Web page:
• Christians get Jewish education | Jonathan Bernd has a message not only for ethnic Jews like himself but also for the gentile Christian community (Clovis News Journal, N.M.)

  • Ailing Summerall retains passion, humor | His memory rewinds, not for the purpose of summing up a life he doesn't plan to continue, but to share an inner serenity he knows through hope and Christian faith (Frank Luksa, The Dallas Morning News)

  • Brazil's Catholic Church gets a nod and a shrug | In the world's largest Roman Catholic population, indifference and dissent are visible. Now, priests and bishops are responding (Associated Press)


Pentecostal Bishop called heretic:

Church life:

  • African Church leaders resolve their differences | The Archbishop of Cape Town has agreed to 'strengthen' the traditionalist position of the African Church on homosexuality in return for the backing of other African Provinces for the next Lambeth Conference to be held in South Africa in 2008 (The Church of England Newspaper)

  • McGee asks church to alter TV spots | South Carolina athletic director Mike McGee asked a local church to alter television commercials it filmed inside Williams-Brice Stadium because they violate university policy (Associated Press)


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  • Gay soldiers and teachers | Strides in tolerance toward homosexuals on a range of issues in recent years gives reason to hope that gay marriage will eventually be deemed acceptable (Editorial, The New York Times)

  • Bush backs policy against bias | President Bush yesterday backed the enforcement of workplace discrimination claims based on sexual orientation, challenging a decision by the head of the Office of Special Counsel to suspend enforcement in the federal workplace pending a legal analysis (The Washington Times)

  • Lesbian minister's acquittal criticized | Good News, which represents evangelical Methodists, is asking for a review by the Judicial Council, the denomination's top court, of the church trial and verdict in the case of Rev. Karen Dammann. Good News also wants changes that would "close loopholes" in judicial proceedings (Chicago Tribune)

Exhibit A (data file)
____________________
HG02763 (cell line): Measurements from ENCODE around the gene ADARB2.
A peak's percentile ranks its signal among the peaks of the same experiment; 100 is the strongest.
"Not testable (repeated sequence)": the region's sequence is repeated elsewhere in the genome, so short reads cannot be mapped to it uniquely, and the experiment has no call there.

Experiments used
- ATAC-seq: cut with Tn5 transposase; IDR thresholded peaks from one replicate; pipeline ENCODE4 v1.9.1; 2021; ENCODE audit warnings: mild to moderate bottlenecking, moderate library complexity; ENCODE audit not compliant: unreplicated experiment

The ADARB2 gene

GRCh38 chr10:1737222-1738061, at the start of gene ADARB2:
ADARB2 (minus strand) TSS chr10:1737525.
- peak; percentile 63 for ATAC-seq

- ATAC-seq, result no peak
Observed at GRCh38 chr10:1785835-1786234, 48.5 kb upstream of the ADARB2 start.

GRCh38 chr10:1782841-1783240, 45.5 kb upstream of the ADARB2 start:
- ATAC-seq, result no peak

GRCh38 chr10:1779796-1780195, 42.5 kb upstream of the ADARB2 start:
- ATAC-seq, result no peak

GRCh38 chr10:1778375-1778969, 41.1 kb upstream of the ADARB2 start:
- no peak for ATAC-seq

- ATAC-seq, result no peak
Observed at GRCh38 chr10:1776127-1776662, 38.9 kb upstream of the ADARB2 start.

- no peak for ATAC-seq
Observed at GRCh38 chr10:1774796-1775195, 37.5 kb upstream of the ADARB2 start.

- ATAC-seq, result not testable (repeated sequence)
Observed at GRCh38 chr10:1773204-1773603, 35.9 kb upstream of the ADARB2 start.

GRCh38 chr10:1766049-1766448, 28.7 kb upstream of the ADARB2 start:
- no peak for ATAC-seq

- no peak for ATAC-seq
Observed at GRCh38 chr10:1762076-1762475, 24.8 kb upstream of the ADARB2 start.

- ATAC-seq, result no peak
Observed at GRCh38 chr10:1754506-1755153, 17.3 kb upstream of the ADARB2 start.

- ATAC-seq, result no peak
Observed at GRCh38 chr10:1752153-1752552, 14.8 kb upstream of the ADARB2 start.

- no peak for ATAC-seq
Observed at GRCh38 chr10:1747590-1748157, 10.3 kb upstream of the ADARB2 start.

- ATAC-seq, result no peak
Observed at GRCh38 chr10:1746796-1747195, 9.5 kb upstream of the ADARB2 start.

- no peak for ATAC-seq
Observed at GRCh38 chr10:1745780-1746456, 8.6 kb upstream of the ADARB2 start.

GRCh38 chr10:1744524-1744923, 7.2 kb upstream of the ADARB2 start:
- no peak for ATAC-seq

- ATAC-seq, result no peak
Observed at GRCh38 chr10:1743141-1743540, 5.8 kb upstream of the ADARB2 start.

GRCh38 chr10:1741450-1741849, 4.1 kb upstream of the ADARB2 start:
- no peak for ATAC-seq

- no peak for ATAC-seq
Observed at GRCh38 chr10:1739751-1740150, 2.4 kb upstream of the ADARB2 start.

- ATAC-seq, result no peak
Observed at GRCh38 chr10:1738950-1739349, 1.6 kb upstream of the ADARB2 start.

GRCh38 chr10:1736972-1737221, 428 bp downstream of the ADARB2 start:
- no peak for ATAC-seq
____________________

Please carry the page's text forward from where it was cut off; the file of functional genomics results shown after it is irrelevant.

• Canadian homosexual hate crimes bill successfully delayed until at least April 20 | Bill will die if federal election is called in the meantime (LifeSite)

  • Will law silence the church? | Christian leaders in Canada fear that a new law might de facto condemn portions of the Bible as hate literature (UPI)

Gay marriage:

  • Lawmakers weigh in on gay marriage votes | The ban on same-sex marriage approved by the Georgia House on Wednesday was one of the Legislature's most bitterly disputed issues in recent years (Macon Telegraph, Ga.)

  • Mulling way to stop gay weddings | As SJC appeal ruled out, Romney eyes his options (The Boston Globe)

  • Echoes of racism in gay marriage ban | It is appalling to see Reilly hide behind a law meant as a wink and a nod to segregation at the very time he, Romney, and the Legislature swear they are not creating second-class citizenship for gay couples (Derrick Z. Jackson, The Boston Globe)

More articles:

  • Deport Fr. Carlos, UPDF says again | Security agencies have repeated a request to have Father Carlos Rodriquez deported (The Monitor, Kampala, Uganda)

  • Religion news in brief | Challenging the Karen Dammann verdict, George Carey accused of prejudice, Pope recalls Rwanda genocide, and other stories (Associated Press)

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  • Heartening responses offer hope | I'd forgotten in today's combative climate that Americans amply possess a strong sense of compassion and fair play (L.A. Chung, San Jose Mercury News, Ca.)

  • Sin security | Investing in vice is not a bad idea (James K. Glassman, National Review Online)

  • Pastors: Divorce, adultery a bigger threat to marriage | One of the great moral and political debates of 2004 concerns gay marriage and whether it would destroy the sanctity of marriage. However, some might say that as far as sacredness and marriage go, the sanctity as already been damaged——by heterosexuals, including many Christians (North County Times, San Diego, Ca.)

Related Elsewhere:

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Launched in 1999, Christianity Today’s Weblog was not just one of the first religion-oriented weblogs, but one of the first published by a media organization. (Hence its rather bland title.) Mostly compiled by then-online editor Ted Olsen, Weblog rounded up religion news and opinion pieces from publications around the world. As Christianity Today’s website grew, it launched other blogs. Olsen took on management responsibilities, and the Weblog feature as such was mothballed. But CT’s efforts to round up important news and opinion from around the web continues, especially on our Gleanings feature.
Ted Olsen
Ted Olsen is Christianity Today's executive editor. He wrote the magazine's Weblog—a collection of news and opinion articles from mainstream news sources around the world—from 1999 to 2006. In 2004, the magazine launched Weblog in Print, which looks for unexpected connections and trends in articles appearing in the mainstream press. The column was later renamed "Tidings" and ran until 2007.